Hello dear Lymies and loved ones,
We haven’t known each other all that long, but I feel we are friends already. Let me tell you a bit more about me, so you can feel that I am your friend also.
How do I sum up myself? I am many things. I am much more than a sick person — I am a Christian, totally convinced of God’s goodness. I am a wife to a kind and patient man. I’m “mum” to an awesome dog, Gustav. I am a baker, a writer, a decorator, a plant enthusiast, and love so many more things. I am cheerful, hopeful, and strive to be kind. More than anything, I want to be an advocate for people. And I am sick with Lyme Disease, multiple co-infections, and a handful of other problems.
I’ve been sick ten years. For the first two years, I was misdiagnosed with Fibromyalgia. I was never quite satisfied with that diagnosis, and after talking with my mentor (who happens to have Lyme), I started to wonder if Lyme was the real cuprit. I was tested, received a positive diagnosis, and was immediately “released” by my doctor who didn’t know know how to treat me. It took me six months and six doctors before I found a Lyme Specialist with a treatment plan. I’ve been in treatment for seven years, and still going.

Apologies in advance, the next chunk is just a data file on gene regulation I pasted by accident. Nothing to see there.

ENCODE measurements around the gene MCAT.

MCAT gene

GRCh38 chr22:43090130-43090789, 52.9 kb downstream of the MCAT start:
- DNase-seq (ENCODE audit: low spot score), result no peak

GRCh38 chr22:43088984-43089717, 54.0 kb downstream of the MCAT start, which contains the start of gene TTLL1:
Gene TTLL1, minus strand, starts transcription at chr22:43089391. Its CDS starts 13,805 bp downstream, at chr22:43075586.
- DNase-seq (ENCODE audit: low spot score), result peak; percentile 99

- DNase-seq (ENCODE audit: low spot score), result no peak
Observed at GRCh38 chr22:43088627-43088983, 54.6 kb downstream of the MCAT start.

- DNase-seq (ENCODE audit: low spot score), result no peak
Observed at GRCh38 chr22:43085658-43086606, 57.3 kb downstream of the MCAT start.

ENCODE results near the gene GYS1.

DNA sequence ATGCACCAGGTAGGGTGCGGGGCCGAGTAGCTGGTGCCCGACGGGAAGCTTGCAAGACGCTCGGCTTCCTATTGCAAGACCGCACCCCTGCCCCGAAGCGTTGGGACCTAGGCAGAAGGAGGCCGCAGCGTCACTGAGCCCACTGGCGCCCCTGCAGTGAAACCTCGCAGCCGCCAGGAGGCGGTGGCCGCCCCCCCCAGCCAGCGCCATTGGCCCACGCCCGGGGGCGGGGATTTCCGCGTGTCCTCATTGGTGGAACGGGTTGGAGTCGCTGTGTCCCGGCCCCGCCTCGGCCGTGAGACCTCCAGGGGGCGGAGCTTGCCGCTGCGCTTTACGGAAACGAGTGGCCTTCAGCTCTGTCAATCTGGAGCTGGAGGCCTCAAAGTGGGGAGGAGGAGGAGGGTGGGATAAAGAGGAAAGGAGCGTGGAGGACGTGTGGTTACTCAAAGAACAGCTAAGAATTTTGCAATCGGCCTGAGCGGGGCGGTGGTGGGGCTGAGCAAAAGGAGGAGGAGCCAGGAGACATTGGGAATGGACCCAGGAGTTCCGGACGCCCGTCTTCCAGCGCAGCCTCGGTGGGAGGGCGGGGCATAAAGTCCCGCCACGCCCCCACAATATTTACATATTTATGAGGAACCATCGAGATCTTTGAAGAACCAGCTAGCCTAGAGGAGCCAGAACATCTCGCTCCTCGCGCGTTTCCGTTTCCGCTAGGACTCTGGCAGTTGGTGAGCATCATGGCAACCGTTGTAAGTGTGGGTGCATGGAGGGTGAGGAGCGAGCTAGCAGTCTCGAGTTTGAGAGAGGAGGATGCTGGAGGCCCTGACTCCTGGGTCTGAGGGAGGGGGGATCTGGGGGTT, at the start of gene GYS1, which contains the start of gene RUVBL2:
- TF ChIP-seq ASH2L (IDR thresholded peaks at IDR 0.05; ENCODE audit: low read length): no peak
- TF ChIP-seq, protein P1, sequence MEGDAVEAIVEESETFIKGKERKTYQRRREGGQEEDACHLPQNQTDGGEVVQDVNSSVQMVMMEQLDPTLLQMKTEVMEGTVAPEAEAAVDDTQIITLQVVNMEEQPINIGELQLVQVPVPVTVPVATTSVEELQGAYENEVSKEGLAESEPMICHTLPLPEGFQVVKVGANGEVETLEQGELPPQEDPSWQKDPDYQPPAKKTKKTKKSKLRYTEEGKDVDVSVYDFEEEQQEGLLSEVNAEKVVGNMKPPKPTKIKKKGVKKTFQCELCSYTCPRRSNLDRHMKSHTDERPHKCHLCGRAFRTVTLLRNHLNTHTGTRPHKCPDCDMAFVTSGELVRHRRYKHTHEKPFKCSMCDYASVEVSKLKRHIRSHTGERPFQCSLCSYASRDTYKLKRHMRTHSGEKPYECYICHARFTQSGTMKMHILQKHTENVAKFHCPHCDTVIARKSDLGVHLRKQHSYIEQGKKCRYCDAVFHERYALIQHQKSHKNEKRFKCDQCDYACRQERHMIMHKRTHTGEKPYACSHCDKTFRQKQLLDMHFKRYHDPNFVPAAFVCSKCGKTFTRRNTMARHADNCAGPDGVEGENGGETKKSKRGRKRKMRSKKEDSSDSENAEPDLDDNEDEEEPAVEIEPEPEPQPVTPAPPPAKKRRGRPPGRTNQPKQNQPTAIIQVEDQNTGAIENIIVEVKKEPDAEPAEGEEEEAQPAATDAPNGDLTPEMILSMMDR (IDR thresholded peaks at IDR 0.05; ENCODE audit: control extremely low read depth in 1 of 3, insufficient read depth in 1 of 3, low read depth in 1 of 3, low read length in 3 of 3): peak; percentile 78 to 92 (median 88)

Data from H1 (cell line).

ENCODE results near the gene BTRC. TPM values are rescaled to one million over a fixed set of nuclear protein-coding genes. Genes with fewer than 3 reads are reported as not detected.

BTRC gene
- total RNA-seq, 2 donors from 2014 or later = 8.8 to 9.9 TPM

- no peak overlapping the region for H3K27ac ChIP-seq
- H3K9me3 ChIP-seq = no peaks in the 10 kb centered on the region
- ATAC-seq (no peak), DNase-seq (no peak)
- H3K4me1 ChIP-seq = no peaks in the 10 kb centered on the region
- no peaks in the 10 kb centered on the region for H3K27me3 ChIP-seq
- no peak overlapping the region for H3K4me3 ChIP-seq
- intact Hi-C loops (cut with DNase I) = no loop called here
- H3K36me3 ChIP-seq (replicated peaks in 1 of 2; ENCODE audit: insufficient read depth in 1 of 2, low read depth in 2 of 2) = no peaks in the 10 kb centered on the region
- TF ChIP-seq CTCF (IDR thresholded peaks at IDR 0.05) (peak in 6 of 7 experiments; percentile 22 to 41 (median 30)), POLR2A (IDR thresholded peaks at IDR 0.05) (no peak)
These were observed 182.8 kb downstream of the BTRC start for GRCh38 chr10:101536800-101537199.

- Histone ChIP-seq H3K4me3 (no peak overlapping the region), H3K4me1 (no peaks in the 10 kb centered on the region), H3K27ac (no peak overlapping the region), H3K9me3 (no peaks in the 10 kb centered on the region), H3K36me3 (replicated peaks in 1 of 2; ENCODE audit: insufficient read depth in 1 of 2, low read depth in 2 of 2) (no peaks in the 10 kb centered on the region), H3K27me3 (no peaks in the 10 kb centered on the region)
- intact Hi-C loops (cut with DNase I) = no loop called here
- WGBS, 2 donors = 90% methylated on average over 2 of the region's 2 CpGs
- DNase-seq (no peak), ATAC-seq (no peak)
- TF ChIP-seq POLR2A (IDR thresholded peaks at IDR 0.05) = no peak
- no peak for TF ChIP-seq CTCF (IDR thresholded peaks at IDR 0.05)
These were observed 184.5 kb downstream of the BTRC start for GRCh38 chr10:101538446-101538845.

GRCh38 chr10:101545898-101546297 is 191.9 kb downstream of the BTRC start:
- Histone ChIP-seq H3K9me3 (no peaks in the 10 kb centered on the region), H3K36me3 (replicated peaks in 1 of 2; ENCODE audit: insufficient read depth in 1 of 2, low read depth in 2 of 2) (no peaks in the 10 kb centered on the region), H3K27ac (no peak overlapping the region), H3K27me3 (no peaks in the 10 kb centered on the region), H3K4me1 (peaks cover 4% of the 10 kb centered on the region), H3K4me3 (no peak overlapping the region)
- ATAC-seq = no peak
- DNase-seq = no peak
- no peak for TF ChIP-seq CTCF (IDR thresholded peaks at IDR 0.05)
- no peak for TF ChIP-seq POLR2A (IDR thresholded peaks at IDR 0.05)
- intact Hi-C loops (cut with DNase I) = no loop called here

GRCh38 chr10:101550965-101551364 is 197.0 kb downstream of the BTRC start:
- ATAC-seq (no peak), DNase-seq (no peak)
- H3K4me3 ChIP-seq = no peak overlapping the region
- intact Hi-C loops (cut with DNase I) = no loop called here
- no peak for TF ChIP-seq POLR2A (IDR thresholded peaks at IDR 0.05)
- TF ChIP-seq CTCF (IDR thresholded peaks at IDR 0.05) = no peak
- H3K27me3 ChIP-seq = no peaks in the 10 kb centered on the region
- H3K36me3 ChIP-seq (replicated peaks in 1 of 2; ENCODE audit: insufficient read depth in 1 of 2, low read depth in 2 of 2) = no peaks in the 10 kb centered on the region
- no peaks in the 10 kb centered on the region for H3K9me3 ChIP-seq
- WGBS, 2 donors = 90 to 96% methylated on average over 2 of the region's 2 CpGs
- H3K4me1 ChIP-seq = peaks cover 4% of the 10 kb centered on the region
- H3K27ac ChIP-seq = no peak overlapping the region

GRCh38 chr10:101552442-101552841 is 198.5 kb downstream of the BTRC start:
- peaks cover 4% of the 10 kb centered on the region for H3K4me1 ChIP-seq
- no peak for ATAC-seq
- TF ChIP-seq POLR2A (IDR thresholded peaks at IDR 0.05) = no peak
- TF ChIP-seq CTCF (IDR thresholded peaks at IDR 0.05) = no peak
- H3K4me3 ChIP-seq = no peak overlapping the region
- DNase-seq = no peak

I’ve had most of the symptoms you could think of: pain so intense you can’t breathe, dislocating joints, fatigue, insomnia, nausea, diarrhea (I seriously cringed typing this word), migraines, memory loss, brain fog, seizures, blood pressure irregularities, tachycardia, etc.
The symptoms themselves aren’t the worst part of being sick. I think the worst part is the loss of life you experience. I am only able to accomplish roughly 10% of what I used to do in a day. Coming to terms with that has taken a while, but what has taken longer is figuring out how to fight for what is important. To me, remaining cheerful, compassionate, hopeful, and learning to be wise with my body have been my biggest goals.
I have an awesome husband, Kevin, who has endless grace and patience with me. He never grows tired of being kind, and I’m awestruck by that. Being sick is so hard on loved ones, and it creates tension and hurt feelings. We’ve worked hard to communicate with each other and to find opportunities to be grateful and to celebrate. We work hard at finding ways to serve the other one, and it creates a special bridge that makes our relationship rich despite our difficult circumstances.
I’m writing this blog in hope that it can be encouraging to other Lymies – both in the very practical sense of getting better AND when it comes to the emotional / mental / spiritual readout of being sick. Your life can still be really rich and good. Believe it or not, I’m actually happier now than when I was well. I feel much more confident in who I am, because I’ve made choices about what is and is not important in life. This blog chronicles all of it – the practical health stuff and all the cool other stuff I’ve learned along the way.